Downloads: 80

Files in This Item:
File Description SizeFormat 
j.sbspro.2016.04.015.pdf1.23 MBAdobe PDFView/Open
Title: Research on the disaster coping capability of a historical village in a mountainous area of China: case study in Shangli, Sichuan
Authors: Du, Fei
Kobayashi, Hirohide
Okazaki, Kenji  kyouindb  KAKEN_id
Ochiai, Chiho  kyouindb  KAKEN_id  orcid (unconfirmed)
Author's alias: 小林, 広英
岡崎, 健二
落合, 知帆
Keywords: Historical village
Remote disaster-prone mountainous area
Disaster coping capability
Issue Date: 9-May-2016
Publisher: Elsevier BV
Journal title: Procedia - Social and Behavioral Sciences
Volume: 218
Start page: 118
End page: 130
Abstract: Most valuable historical villages in Southwest China are located within remote mountainous areas, not only facing a high risk of unexpected natural disasters, but also threatened by isolation, fire, and blocked situations that may occur during emergencies, due to vulnerable spatial connections, high density wooden buildings, compact village structure, and so on. Since public emergency services cannot cover all affected areas immediately after disaster, disaster coping capability of a village community is noticeably important. This study focused on the disaster coping capability of a historical village within a mountainous area. Based on previous studies, this paper listed the necessary components of disaster coping capability, while considering the social and organizational features of a community in China. Accordingly, this paper investigated the case of the historical village Shangli regarding three topics: disaster awareness, potential capability, and practical capability. The conclusions are as follows. First, local inhabitants had insufficient cognition of risk and emergency response, while a deficiency in the potential of public cooperation was also observed. Second, under the conventional top-down administration method, local inhabitants were prone to rely on the government, leaving an obvious gap between their high perception of the community and the actual inactive situation that shows that, although there was great potential, the community had not yet been motivated to become cohesive. Third, practical disaster countermeasures were still at the primary stages without a systematic plan for disaster risk reduction. However, they had started with rough arrangement concerning basic emergency issues.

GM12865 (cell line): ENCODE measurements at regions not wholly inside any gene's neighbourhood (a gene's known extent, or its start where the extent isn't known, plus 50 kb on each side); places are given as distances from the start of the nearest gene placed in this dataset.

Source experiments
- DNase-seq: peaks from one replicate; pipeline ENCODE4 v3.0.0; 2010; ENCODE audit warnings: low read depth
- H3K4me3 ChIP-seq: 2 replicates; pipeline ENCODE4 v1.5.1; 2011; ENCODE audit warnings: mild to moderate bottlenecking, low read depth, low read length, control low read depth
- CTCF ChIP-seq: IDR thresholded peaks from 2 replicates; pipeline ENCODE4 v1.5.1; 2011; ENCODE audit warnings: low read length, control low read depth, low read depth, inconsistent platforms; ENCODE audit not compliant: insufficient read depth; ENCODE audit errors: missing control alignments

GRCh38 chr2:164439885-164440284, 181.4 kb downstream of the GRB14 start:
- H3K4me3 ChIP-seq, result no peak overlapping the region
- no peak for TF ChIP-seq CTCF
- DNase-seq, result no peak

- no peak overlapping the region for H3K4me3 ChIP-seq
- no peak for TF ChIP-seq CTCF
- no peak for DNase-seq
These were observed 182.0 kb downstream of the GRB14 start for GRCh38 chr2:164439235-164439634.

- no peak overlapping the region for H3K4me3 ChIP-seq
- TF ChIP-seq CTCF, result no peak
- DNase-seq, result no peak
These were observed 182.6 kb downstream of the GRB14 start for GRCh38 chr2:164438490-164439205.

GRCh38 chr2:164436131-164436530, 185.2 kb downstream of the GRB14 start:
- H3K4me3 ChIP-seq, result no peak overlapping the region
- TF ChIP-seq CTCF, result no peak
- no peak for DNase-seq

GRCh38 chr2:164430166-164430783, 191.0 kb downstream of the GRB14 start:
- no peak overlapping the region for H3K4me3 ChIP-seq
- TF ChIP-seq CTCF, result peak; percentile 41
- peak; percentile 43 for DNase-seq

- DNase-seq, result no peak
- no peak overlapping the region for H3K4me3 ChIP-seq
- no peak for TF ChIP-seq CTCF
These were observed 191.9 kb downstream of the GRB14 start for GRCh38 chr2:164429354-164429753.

Description: 11th International Conference of The International Institute for Infrastructure Resilience and Reconstruction (I3R2) : Complex Disasters and Disaster Risk Management held on August 27 – 29 2015, at University of Seoul, Korea.
Rights: © 2016 The Authors. Published by Elsevier Ltd. This is an open access article under the CC BY-NC-ND license (
DOI(Published Version): 10.1016/j.sbspro.2016.04.015
Appears in Collections:Journal Articles

Show full item record

Export to RefWorks

Export Format: 

Items in DSpace are protected by copyright, with all rights reserved, unless otherwise indicated.